How Prepared For Retirement Are We?

How Prepared For Retirement Are We?

The American College of Financial Services (The College) has been producing a Retirement Income Literacy Study every three years since 2014. The latest one, completed in 2023 and unveiled two months ago, paints a disquieting picture of the knowledge level of retirees and pre-retirees when it comes to the various sources of retirement income and their tax consequences.

The 2023 study surveyed 3,765 Americans aged 50 to 75 in 24-minute online interviews covering 38 questions on topics ranging from retirement plans, annuities, inflation, investments, life and long-term care insurance and housing, to and including government programs such as Medicare and Social Security. They found that the degree of understanding of the above topics correlates pretty well to the size of the respondent’s accumulated retirement savings. Wealthier people know more about retirement planning than poorer people. Unfortunately the average score for even the wealthiest respondents was only 50%.

The survey also revealed that inflation, housing, and Medicare were the retirement topics about which survey participants were most knowledgeable. But they answered less than one in four questions correctly involving long-term care, investments, and annuities, three areas which are critically important for a secure retirement. They all also underestimated life expectancy, which makes outliving their assets a serious risk.

Considering that successful retirement planning involves optimizing financial decision-making, the solution is obviously to improve financial literacy. Not surprisingly the study found that the higher the respondent’s educational level, the better the scores. And those who work with financial advisors scored higher than those who don’t in every topical area. But not everyone can afford personalized advice, and those Americans with fewer financial assets are at greater risk of running out of money than wealthier individuals.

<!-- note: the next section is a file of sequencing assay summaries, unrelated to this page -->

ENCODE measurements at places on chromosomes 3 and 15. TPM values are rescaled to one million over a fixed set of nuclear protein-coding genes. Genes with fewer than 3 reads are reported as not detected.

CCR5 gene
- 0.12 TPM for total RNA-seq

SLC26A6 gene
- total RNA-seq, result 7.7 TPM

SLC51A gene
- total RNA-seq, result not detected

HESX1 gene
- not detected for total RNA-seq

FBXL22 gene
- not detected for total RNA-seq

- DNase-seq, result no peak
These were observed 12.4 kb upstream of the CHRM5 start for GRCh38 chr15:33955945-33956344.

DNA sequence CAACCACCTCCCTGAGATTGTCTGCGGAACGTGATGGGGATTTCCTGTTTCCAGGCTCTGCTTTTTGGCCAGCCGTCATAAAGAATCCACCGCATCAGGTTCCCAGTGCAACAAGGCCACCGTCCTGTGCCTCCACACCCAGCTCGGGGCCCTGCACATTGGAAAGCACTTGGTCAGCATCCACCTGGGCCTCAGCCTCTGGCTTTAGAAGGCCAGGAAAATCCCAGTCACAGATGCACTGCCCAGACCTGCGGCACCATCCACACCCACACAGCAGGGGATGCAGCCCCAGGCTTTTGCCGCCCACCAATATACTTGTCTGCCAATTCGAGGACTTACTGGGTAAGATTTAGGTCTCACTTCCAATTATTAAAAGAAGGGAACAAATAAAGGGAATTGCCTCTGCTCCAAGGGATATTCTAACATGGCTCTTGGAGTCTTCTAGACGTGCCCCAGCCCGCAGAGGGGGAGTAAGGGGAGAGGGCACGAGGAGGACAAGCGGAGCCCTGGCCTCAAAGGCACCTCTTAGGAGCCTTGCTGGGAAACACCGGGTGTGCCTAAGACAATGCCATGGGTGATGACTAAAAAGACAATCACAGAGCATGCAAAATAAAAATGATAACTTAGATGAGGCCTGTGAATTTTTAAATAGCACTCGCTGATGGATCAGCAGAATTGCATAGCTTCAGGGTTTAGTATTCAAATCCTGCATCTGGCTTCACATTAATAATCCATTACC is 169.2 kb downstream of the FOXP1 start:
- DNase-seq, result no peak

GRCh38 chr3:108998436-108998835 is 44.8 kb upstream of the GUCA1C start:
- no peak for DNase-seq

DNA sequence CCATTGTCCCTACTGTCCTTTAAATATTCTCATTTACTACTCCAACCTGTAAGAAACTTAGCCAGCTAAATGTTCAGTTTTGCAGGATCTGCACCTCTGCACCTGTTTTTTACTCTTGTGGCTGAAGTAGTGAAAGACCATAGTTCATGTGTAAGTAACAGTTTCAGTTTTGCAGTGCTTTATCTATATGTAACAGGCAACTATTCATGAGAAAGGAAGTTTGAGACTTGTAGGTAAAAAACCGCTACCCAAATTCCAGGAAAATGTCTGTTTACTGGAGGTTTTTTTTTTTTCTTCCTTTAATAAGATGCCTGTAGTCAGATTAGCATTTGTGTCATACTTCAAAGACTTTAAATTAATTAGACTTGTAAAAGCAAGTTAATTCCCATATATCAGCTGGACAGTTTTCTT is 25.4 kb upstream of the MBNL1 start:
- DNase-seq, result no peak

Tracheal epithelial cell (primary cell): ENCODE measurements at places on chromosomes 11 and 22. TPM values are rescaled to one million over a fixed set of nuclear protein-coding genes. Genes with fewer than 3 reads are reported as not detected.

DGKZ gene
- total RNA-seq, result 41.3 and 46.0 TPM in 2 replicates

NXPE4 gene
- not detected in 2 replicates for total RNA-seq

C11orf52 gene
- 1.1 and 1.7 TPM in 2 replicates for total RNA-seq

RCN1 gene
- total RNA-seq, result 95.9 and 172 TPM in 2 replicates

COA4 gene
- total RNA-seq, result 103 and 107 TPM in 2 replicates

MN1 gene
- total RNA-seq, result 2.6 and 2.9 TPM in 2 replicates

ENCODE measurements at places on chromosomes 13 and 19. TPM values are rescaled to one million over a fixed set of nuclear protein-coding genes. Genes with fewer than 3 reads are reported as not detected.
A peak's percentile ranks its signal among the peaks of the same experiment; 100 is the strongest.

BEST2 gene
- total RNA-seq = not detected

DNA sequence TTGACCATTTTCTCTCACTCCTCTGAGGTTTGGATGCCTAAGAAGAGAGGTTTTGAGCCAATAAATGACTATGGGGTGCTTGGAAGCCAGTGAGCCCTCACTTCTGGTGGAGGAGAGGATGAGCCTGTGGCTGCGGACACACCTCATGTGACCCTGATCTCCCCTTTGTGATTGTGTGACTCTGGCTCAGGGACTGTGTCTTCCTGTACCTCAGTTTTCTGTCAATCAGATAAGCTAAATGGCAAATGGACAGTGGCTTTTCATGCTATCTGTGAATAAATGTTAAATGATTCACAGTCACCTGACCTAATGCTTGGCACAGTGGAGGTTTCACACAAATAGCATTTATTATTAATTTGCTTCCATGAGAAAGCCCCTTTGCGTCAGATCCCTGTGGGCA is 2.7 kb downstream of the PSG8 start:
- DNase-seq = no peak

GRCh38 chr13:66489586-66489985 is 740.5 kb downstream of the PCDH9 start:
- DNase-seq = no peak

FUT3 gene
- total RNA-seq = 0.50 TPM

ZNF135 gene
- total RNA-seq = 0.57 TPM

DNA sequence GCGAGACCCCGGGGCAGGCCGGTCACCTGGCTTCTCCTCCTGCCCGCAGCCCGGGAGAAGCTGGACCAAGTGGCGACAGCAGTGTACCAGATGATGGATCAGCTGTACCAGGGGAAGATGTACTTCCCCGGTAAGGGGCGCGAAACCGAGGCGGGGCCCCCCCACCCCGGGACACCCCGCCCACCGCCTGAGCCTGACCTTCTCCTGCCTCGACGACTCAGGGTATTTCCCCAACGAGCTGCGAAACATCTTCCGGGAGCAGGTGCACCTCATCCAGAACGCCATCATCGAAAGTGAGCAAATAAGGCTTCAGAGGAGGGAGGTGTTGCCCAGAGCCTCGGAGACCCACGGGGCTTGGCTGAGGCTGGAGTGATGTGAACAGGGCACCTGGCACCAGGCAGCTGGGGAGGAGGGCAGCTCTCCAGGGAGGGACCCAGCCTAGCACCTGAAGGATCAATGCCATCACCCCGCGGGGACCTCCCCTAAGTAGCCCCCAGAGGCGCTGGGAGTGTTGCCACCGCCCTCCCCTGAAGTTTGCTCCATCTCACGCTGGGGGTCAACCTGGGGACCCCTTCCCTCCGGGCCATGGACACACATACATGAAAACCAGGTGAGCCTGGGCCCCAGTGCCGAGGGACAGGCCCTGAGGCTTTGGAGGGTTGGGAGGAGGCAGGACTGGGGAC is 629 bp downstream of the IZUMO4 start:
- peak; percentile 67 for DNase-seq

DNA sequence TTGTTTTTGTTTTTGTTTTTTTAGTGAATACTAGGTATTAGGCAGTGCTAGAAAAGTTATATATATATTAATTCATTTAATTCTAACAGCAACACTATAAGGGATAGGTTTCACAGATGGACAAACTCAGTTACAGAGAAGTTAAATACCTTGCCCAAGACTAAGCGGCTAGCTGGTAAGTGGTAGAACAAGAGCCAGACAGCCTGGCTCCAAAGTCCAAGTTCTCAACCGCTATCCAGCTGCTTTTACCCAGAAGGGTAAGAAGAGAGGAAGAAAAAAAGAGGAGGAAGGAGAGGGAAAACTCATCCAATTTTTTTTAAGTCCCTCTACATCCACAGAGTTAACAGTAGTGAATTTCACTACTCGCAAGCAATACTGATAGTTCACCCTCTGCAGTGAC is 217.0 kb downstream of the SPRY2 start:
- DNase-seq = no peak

The researchers also administered the 38-question quiz to ChatGPT. Steve Parrish, a professor at The College, noted that the generative AI tool scored only 45%, not much better than the overall 31% average of the human participants. The implication is that good knowledge of the complexities associated with the various facets of retirement planning may be hard to come by even for do-it-yourselfers.

As Parrish puts it, a successful retirement plan is not measured by getting a better score, but by the preparedness and confidence that comes with having better knowledge about all the choices involved in good retirement planning. How can we as a society improve the financial literacy of all our citizens? I believe it starts with incorporating personal finance instruction in secondary and even elementary schools so that a much greater segment of the population has sufficient grounding to be able to pick up that knowledge when they get older.

And it wouldn’t hurt to make our tax and health care systems a lot simpler as well.

Here’s a link to the study:

One Response

  1. You wrote that annuities are critically important for retirement. I disagree. They’re only for people with extra savings and a long life expectancy who care more about “guaranteed” income than controlling their own resources. I do think it’s very important (financial literacy) for everyone to understand how annuities and annuitized pensions are similar, versus lump sum payouts => invested. And the concepts of life insurance (protecting your heirs against you living too short) and longevity insurance (deferring SS, at least considering annuities/annuitization), etc. But actually BUYING annuities? Far from critical.

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